Ohhh October already? I am not sure where most of 2016 went if I’m honest, but what I do know is that the colder it gets, as the dark nights set in, the book club meetings get a little bit busier. We all like to snuggle up in our pyjamas on a winter’s night with a good book, it’s just a shame that in October we certainly didn’t have a good book to read.
The versions of us – Laura Barnett
I opened this book, knowing nothing about it at all, my mind was open and I was hoping for a book that would blow me away, because after last month I needed that. Unfortunately, this book was not destined to restore my faith in literature, in fact, it was only marginally more readable than ‘Never let me go’. As the title suggests, there are different versions of a relationship in the book, three versions to be precise, and the book jumps from version 1, to 2 to 3, and sometimes from 2 to 3 and then back to 2 and 3, missing out version 1 altogether, then 1 to 3, then back to 1 etc, so it was important to pay attention. The major problem for me was that I didn’t want to have to pay that much attention, because none of the three versions of the story had caught my attention particularly. Here I was with this fluffy, chick lit book that was just way too much effort to read.
The most important piece of advice I can give you if you want to this book is ‘read it quickly’, there is no way I could have remembered which story was which if I’d read this book over a month, and would doubtless have put it down for good halfway through. The book starts when Eva and Jim are nineteen year old students at Cambridge, Eva has a boyfriend (David) and Jim is single. Their paths will cross (or not) one day in October, and from there this book explores three different directions that their lives might take from that day. There were a couple of really good characters in the book, but unfortunately they weren’t Eva or Jim, who I just didn’t really care about enough. The writing was dull, not much really happens in any of the 3 versions that is particularly interesting, and I just didn’t think it was worth the effort.
On the night of the meeting I was cautious, as I am not usually a fan of chick lit, so I had assumed that the others would love it. I thought I would be the grumpy old git in the corner ranting about how many hours I’d wasted, and I was never getting back after having read this drivel, but it turned out I was wrong. The very well attended meeting was full of members ranting about how unnecessarily complicated, and yet dull this book was, and we were all in agreement. There were 8 people there and nobody loved it, so as a group we gave the book 2*, but there were a few (including mine) that were under, I gave it 1.5 because I didn’t give up on it. I am certain that there are better books that cover the ‘what if’ scenario in a way that would make reading them a pleasure, if you find one, do let me know!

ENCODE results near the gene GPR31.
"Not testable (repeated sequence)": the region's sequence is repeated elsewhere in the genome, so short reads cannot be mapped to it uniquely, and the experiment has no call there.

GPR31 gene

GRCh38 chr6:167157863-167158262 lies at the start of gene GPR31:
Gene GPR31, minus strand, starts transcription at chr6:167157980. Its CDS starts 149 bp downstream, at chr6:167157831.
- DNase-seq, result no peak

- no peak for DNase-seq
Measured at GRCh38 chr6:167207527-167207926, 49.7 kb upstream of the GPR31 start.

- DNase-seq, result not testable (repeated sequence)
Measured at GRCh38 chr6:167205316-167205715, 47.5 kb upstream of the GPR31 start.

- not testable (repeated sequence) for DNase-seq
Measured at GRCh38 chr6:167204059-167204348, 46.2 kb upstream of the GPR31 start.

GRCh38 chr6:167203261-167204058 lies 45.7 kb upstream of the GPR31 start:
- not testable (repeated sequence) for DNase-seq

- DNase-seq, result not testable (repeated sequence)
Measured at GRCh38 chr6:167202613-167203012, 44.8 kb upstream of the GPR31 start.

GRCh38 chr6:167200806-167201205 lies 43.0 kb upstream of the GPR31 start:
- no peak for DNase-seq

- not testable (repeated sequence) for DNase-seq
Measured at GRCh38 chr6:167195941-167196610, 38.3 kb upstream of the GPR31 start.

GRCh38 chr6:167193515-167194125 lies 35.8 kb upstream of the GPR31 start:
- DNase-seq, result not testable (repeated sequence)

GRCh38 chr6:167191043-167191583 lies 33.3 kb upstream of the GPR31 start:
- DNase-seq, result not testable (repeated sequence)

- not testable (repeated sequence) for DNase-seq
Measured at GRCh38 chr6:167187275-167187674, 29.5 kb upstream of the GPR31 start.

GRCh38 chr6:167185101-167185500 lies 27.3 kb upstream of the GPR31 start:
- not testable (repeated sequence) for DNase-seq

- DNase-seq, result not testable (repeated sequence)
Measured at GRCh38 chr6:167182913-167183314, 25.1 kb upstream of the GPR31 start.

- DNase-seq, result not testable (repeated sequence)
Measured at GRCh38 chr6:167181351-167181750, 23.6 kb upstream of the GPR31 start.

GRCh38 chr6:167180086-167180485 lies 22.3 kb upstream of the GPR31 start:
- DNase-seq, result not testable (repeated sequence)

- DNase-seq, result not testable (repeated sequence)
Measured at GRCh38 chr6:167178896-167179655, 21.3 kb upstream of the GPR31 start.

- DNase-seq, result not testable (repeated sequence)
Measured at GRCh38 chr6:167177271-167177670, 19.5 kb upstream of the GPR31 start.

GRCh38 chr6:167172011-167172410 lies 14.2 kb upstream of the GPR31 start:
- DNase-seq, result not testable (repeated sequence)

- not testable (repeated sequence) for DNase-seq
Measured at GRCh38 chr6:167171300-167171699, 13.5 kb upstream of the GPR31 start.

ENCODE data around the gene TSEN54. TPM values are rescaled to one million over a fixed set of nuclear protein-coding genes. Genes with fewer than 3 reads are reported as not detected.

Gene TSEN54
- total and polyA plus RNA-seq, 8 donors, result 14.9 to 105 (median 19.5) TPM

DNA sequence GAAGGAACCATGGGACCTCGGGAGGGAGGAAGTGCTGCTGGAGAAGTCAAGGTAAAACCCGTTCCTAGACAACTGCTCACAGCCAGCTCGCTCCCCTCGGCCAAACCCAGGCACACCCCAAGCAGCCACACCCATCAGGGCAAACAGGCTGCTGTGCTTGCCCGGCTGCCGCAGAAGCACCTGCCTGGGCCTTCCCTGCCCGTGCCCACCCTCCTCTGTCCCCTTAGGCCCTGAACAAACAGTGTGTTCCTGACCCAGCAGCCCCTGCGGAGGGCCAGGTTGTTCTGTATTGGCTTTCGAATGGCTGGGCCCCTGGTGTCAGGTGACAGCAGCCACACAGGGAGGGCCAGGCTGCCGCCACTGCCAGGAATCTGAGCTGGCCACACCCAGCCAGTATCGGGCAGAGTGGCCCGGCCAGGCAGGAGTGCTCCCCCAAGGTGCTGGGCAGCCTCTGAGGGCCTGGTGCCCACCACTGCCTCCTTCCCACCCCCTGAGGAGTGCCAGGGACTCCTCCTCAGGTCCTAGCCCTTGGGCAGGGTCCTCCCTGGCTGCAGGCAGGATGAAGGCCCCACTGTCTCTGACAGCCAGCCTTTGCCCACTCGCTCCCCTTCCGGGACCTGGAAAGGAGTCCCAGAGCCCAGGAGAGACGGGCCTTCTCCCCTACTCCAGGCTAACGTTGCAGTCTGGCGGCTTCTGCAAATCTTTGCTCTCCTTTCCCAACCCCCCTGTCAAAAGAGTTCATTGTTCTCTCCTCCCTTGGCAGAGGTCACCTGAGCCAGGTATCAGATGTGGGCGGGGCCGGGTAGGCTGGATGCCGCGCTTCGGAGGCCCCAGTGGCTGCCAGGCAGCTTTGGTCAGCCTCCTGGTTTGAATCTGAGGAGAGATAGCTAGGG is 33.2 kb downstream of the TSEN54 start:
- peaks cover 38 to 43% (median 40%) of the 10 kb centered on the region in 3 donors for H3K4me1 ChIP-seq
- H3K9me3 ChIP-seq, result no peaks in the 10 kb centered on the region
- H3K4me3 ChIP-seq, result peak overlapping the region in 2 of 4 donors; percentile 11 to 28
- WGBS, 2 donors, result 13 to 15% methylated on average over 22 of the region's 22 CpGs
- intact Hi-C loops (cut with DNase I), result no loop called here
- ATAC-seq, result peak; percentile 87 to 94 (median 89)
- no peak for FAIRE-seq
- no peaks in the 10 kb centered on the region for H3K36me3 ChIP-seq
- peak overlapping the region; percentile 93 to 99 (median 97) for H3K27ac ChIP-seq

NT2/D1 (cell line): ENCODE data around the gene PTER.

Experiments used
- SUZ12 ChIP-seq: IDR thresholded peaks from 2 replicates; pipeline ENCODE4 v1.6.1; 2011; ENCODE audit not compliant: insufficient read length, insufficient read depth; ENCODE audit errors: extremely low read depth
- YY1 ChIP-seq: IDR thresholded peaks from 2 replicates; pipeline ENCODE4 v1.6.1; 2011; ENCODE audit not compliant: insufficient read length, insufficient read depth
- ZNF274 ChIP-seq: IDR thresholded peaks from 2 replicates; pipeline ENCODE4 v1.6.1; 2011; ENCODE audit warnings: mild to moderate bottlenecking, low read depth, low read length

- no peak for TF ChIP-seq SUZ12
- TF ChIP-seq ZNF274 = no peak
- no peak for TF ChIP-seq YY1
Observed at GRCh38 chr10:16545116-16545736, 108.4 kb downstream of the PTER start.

The Rosie Effect – Graeme Simsion
I wanted to love this, I really did, I loved ‘The Rosie Project’, it was fresh, and fun, and Simsion covered Autism (Asperger’s Syndrome) so well in Don’s character, but this book was just too much. It was over the top, too extreme, and Don was Don x 10, the subtlety of the first book all gone, and I got bored. I read 100+ pages, and to be honest, I was a little annoyed at the way that Don had become a characature of himself, and by the end of the book I actually didn’t care whether or not he and Rosie stayed together.
If I’m honest, I wish this book hadn’t been written, it really isn’t written very well, and it really adds little to the Don/Rosie story. The one saving grace was the other storyline, the Don helps his friends to sort out their lives story, this was touching and made me smile. I would give the book a 2*, which does not come close to equaling ‘The Rosie Project’ at all (I gave it 4.5*). The group gave the book a 3* which is ok, I suppose, but only if you have some spare time on your hands, and need a book that you don’t need to think about too much.